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     Measles, Mumps and Rubella
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Initial Report on Public Health
Immunization Coverage of Measles, Mumps and Rubella
Narrative

The immunization coverage for measles, mumps and rubella indicator estimates the proportion of school children aged 7 years who are known to be complete for age for vaccination against measles, mumps and rubella.

Several vaccines are currently provided through the publicly funded immunization program to reduce the incidence of vaccine preventable diseases. 113 Publicly funded vaccines are provided for routine immunization, the immunization of high-risk persons, and the control of disease outbreaks. The measles virus is highly contagious and can result in respiratory complications and death in extreme cases; 114 mumps can cause sterility and subfertility in adult males; 115 and the rubella virus is a respiratory disease that causes rash and fever. If contracted by a pregnant woman, the rubella virus can have devastating consequences on the developing fetus. 116

The combined measles, mumps and rubella (MMR) vaccine became available in 1975. It is administered to Ontario children on or after their first birthday and again at age 18 months as part of the Publicly Funded Immunization Schedules. Under the Immunization of School Pupils Act (ISPA), all school pupils must have documented receipt of two doses of measles and one dose each of mumps and rubella by 7 years of age for school attendance, unless a valid exemption is provided. 117 Children receive this immunization primarily through primary care physicians or through public health unit clinics.

Public health units are required to assess the immunization status of all school pupils and attendees of licensed day nurseries on a yearly basis to determine their immunization status and in the case of school pupils, the medical officer of health may issue suspension orders to school principals, where required, to remove non-immunized children from school. The process also provides important information to public health units regarding vulnerable children and populations in order to target these groups for immunization and to plan for potential outbreaks of disease. Public health units also provide recommendations to parents to immunize infants and children whose immunization is not up to date to ensure that both day nursery attendees and school pupils are appropriately immunized.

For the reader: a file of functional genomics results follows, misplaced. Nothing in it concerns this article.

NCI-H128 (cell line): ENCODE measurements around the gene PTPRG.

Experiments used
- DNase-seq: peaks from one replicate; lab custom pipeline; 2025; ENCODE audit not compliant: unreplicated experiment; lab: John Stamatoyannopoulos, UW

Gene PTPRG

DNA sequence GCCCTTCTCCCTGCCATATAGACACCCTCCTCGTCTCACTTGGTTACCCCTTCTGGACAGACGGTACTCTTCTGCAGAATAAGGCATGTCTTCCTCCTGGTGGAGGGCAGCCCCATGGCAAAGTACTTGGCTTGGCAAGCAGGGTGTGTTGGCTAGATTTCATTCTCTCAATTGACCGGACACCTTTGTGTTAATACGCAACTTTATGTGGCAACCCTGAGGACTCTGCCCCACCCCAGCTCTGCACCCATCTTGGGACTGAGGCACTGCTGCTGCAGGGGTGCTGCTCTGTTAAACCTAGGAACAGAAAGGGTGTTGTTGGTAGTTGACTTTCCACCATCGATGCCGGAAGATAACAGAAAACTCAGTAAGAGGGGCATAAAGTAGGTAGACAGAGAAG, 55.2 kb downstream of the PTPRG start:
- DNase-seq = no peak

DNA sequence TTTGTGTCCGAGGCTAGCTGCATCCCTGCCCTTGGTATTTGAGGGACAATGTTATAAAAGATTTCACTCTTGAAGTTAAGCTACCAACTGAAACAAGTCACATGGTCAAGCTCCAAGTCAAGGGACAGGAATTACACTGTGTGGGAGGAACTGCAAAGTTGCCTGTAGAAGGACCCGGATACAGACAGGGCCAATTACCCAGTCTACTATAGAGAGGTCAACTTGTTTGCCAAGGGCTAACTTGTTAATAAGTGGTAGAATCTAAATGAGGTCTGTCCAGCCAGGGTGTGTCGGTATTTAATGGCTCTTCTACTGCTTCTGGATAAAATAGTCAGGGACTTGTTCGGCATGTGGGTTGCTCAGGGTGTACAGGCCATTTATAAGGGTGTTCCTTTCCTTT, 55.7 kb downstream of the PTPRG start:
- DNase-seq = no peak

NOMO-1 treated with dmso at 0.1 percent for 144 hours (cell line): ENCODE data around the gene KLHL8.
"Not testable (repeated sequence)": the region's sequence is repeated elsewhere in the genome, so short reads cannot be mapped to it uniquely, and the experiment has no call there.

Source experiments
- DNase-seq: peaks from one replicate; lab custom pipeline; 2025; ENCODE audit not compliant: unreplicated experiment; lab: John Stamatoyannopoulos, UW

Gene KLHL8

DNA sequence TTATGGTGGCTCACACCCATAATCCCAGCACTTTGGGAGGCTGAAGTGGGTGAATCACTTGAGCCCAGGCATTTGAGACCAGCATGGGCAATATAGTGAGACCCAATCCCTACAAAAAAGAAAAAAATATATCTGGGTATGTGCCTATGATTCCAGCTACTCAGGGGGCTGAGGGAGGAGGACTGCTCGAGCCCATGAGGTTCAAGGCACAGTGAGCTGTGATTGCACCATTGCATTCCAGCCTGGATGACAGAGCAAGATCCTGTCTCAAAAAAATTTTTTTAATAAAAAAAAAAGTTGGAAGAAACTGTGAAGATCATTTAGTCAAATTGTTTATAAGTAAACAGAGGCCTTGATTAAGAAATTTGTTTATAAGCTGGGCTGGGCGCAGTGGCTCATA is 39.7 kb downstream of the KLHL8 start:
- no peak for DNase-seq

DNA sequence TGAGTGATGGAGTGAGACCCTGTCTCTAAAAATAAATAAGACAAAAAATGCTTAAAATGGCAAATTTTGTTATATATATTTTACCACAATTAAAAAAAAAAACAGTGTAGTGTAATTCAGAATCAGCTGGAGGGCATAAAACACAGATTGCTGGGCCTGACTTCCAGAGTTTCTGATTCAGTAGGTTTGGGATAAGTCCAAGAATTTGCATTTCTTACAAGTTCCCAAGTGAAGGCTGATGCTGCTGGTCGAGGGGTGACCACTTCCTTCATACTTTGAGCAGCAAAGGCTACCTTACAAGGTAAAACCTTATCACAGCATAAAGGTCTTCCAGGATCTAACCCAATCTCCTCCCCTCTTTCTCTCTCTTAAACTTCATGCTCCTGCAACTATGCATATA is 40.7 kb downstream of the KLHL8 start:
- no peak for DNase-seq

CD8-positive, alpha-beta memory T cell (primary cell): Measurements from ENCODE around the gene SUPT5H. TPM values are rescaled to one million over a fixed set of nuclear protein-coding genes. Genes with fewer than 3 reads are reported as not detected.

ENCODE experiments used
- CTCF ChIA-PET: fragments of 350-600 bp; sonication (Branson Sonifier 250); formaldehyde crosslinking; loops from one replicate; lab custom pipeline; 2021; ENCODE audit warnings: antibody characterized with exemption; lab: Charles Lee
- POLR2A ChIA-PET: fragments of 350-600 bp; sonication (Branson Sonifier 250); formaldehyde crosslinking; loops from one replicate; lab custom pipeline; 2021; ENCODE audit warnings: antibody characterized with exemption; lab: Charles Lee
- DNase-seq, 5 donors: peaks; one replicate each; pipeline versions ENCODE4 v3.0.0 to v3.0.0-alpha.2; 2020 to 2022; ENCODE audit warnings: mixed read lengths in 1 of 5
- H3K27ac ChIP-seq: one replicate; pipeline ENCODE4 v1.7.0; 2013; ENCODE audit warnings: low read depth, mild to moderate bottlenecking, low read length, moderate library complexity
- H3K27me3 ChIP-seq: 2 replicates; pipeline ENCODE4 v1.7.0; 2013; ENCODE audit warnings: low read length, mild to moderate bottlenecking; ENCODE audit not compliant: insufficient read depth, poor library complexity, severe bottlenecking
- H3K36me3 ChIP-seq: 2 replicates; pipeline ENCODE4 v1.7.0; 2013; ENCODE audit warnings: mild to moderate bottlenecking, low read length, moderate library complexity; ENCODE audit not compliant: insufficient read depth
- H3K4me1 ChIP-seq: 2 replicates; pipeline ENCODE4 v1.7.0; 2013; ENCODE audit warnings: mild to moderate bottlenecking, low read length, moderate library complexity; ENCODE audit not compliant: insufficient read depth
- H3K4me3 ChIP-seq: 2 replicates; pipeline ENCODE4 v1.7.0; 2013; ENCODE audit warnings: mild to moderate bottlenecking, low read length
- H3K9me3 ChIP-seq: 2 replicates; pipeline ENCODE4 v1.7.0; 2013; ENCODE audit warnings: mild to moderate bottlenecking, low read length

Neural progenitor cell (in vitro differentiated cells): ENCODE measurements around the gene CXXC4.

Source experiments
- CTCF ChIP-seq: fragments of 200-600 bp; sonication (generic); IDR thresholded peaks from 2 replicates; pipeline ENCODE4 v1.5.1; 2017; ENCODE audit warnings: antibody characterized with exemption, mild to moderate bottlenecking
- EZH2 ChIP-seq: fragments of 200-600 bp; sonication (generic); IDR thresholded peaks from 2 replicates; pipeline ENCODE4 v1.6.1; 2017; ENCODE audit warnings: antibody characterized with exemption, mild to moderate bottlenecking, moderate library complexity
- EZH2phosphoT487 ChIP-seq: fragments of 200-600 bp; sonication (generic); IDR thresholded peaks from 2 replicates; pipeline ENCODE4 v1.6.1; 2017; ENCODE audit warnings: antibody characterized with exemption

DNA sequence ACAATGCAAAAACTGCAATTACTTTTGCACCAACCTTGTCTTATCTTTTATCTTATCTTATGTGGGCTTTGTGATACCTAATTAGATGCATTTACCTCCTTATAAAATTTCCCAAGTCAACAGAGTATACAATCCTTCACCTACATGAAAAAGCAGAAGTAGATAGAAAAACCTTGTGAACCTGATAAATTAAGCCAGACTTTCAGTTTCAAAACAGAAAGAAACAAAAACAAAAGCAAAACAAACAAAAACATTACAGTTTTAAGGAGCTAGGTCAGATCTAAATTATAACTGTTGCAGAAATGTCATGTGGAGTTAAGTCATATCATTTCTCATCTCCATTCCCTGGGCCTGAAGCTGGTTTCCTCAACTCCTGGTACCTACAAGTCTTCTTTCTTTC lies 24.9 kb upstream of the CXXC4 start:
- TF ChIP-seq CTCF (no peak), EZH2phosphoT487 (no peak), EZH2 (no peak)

Having up to date MMR immunization at age 7 contributes to the timely and effective detection and identification of children and priority populations facing barriers to immunization who may be susceptible to vaccine preventable diseases, and their associated risk factors, as well as to any emerging immunization trends. It relates to the public’s awareness of the importance of immunization across the lifespan and the achievement of target coverage rates for provincially-funded immunizations.

At the end of the 2007-2008 school year 84.9% of school children in Ontario age 7 years were known to be complete for age for vaccination against measles, mumps and rubella. Based on 36 public health units in Ontario, the highest coverage was 97.8% and the lowest coverage was 20.7% of school children age 7 years known to be complete for age for vaccination against measles, mumps and rubella.

Indicator Definition

Definition:

The immunization coverage for measles, mumps and rubella indicator estimates the proportion of school children age 7 years who are known to be complete for age for vaccination against measles, mumps and rubella.

Data Source(s):

Numerator: Immunization Record Information System, 36 locally maintained databases shared with the Public Health Division, Ministry of Health and Long-Term Care
Denominator: Immunization Record Information System, 36 locally maintained databases shared with the Public Health Division, Ministry of Health and Long-Term Care

Formula:

Number of school children age seven years who are known by the health unit to be complete for age for vaccination against measles, mumps and rubella (2007/2008 school year)

Number of children enrolled in school (2007/2008 school year)
 
 
x 100

Notes:

  • Data as complete on June 30, 2008 (2007/2008 school year) for 7 year olds (birth year 2000)
  • Data was extracted from IRIS, August 2008 to January 2009
  • Vaccination information is collected only for children attending schools that public health units have screened
  • Some children/students may not be eligible for a vaccine due to medical contraindication. This information may be collected and recorded in IRIS. However, ineligible children are not excluded from the denominator of vaccine coverage calculations since not all IRIS vaccine coverage reports summarize this information
  • Children/students with exemptions (medical, philosophical, conscience or religious) or with no information are treated as incomplete

113 Ministry of Health and Long-Term Care. Publicly funded immunization schedules for Ontario - January 2009 [Internet]. Toronto, ON: Queen’s Printer for Ontario; 2009. Retrieved April 23, 2009 from: http://www.health.gov.on.ca/english/providers/program/immun/pdf/schedule.pdf.
114 Perry RT, Halsey NA. The clinical significance of measles: a review. J Infect Dis. 2004;189 (Suppl 1):S4-16.
115 Masarani M, Wazait H, Dinneen M. Mumps orchitis. J R Soc Med. 2006;99(11):573-5.
116 Anonymous. Rubella (German measles) in pregnancy. Paediatr Child Health. 2007 Nov;12(9):798-802.
117 Immunization of School Pupils Act, R.S.O. 1990, c. I.1. Retrieved April 23, 2009 from: http://www.e-laws.gov.on.ca/html/statutes/english/elaws_statutes_90i01_e.htm.

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